Born Karim Kharbouch in Casablanca, Morocco, Montana immigrated to New York City with his family at age 13. His parents, seeking greater opportunity than what they could find in their native land, settled in The Bronx. While fluent in French and Arabic, Montana spoke only a small bit of English. However, he quickly became acclimated to Bronx culture, partly through his infatuation for hip-hop; an obsession which would later become his profession.
“I just love hip-hop. At first the rapping was just a hobby,” explains Montana. “I figured out it was a career when I got my first check, after I came out with the Cocaine City DVD. It was a winner from the jump.”
“Winning,” it was; but Montana is no new jack that got lucky. This shot caller's come up dates back almost a decade. When street DVD's were king, Montana's Cocaine City series, which he began dropping in 2002, were grassroots video royalty. Featuring raw and uncut interviews with both up-and-coming and established artists like Jadakiss, 50 Cent and Young Jeezy, each volume was also interspersed with music from Montana himself. “The DVDs were always the plan for me to get on as far as rapping,” says Montana. “It was a platform. It was a stepping stone.”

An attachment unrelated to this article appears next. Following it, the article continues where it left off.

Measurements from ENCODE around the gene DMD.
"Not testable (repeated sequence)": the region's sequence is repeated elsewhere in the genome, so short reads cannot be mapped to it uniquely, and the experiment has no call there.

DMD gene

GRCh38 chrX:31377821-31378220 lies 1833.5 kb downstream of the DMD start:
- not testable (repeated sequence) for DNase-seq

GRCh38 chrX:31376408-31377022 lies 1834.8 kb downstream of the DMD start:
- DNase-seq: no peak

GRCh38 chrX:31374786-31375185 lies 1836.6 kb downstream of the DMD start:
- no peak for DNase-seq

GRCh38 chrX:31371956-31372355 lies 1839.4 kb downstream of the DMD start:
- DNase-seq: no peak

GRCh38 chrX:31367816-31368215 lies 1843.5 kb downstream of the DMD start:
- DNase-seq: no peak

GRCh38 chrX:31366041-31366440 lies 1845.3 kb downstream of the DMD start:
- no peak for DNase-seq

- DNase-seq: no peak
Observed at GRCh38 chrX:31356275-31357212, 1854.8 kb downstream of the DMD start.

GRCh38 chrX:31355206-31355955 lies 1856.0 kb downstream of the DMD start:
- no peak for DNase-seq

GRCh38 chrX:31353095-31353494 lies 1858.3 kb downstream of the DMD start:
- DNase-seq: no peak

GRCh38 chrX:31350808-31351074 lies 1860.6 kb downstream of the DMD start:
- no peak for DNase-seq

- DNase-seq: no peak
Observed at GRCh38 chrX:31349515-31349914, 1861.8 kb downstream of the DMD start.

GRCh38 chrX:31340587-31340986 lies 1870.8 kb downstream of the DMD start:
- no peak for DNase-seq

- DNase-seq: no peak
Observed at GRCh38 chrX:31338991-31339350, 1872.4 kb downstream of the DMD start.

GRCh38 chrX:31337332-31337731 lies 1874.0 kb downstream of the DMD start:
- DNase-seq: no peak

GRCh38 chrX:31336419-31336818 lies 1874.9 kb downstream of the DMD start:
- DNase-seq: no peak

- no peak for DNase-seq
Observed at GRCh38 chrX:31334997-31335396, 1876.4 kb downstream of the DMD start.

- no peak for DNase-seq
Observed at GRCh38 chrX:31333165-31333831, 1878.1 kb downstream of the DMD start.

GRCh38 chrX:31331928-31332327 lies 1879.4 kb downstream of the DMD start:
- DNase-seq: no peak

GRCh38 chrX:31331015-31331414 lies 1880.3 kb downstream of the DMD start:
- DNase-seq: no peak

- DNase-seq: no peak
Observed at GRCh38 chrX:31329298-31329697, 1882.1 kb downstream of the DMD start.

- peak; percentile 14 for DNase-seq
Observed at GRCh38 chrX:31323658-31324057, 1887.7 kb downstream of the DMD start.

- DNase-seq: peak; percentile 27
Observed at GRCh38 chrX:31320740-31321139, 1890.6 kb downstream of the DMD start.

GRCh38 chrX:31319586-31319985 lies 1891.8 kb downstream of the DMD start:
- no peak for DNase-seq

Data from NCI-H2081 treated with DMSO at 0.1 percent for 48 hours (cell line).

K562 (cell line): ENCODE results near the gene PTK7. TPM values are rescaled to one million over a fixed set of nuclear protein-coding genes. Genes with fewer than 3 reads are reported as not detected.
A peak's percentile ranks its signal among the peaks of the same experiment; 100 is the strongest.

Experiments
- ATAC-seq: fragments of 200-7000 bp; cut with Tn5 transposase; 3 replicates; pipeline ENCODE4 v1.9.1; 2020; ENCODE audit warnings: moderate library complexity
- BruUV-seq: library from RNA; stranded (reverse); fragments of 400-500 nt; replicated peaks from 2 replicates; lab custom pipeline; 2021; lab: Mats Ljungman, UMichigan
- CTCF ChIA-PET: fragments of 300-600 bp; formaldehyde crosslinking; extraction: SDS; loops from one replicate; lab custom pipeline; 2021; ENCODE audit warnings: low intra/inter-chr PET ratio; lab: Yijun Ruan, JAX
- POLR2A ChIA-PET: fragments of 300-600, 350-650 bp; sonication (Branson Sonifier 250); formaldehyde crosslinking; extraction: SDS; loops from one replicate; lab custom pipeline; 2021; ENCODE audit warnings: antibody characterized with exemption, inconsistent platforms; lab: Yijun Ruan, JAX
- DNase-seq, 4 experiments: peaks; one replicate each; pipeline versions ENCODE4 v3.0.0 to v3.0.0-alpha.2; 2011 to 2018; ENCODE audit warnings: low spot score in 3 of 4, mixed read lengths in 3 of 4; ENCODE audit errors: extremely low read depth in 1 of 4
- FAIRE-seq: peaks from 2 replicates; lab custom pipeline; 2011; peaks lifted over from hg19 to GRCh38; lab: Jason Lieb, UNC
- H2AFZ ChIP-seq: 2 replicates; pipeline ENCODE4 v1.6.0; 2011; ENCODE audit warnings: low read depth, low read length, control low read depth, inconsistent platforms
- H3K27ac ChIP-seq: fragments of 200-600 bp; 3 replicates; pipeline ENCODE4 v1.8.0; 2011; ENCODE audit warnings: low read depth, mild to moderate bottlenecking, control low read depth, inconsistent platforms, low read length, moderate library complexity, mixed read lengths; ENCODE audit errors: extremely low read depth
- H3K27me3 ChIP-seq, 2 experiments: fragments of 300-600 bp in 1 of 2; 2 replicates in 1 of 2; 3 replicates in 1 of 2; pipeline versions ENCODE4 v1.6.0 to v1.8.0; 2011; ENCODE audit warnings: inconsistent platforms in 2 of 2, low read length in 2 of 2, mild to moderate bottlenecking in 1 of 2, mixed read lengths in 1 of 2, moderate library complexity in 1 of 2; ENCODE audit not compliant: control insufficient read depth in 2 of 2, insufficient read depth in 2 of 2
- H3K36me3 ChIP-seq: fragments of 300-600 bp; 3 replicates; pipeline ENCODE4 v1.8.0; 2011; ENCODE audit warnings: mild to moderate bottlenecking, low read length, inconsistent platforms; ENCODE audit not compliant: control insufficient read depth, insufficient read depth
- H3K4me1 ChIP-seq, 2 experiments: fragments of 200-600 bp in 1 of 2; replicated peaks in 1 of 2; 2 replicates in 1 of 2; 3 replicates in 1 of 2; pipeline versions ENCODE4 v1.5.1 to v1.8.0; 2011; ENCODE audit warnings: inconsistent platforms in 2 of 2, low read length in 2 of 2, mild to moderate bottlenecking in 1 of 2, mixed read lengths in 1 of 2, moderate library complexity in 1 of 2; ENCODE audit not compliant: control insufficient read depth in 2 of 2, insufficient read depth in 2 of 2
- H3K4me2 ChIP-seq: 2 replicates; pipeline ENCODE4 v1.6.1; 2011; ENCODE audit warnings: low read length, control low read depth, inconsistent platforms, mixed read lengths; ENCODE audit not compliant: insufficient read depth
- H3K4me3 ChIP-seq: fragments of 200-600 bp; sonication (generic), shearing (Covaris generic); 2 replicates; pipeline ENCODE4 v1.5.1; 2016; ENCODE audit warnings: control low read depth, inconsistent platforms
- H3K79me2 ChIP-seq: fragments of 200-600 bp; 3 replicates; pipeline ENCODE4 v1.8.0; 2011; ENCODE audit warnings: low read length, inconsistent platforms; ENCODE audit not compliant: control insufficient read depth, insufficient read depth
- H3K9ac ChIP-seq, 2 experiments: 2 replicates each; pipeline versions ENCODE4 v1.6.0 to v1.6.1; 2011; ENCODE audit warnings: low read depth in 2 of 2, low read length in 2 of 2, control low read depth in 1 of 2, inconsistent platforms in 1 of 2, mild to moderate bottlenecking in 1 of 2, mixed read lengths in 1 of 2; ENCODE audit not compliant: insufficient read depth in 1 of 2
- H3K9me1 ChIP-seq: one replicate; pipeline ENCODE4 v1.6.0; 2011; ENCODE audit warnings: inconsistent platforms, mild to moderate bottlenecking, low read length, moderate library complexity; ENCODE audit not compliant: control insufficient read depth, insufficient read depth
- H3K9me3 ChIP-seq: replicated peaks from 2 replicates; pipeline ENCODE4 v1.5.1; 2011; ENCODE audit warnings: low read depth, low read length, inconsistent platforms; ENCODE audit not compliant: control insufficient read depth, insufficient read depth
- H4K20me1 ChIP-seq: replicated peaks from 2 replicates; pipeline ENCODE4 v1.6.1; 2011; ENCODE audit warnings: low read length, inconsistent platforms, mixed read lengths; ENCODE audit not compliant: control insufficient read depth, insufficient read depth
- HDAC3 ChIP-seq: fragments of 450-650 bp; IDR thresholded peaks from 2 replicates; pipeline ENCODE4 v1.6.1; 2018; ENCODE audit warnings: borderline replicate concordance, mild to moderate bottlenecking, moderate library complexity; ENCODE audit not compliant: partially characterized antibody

The next step in his journey to rap riches was solidifying his growing fanbase by dropping great music. Acclaimed projects including his Mac & Cheese and Coke Wave series of mixtapes established his rep as a hustler with legit rhyme skills that listeners could steadily gravitate to. Mixtapes, viral videos and songs like “Choppa Choppa Down,” featuring Waka Flocka Flame, only heightened Montana’s buzz.
That buzz was amplified with the release of his single, “Shot Caller,” in 2011. The song became a runaway smash, earning major airplay across the nation and certifying Montana as the next big rapper out of NYC. “I just caught on fire. They say every couple of years someone comes and sweeps the streets,” says Montana. “First it was DMX, then it was 50. I guess it’s my turn now.”
His decade long journey to the top has not come without its own set of trials and tribulations—the greatest of these, a late night shooting of which Montana fell victim.
Following through on the enormous expectations he has built up for himself is a matter of keeping his ear to the streets. “I just pay attention to what people say,” offers Montana. “The people chose me. You can’t come out and say you HOT. The people gotta choose you.”
The people have spoken. Now please, excuse French Montana as he cooks up more hits.
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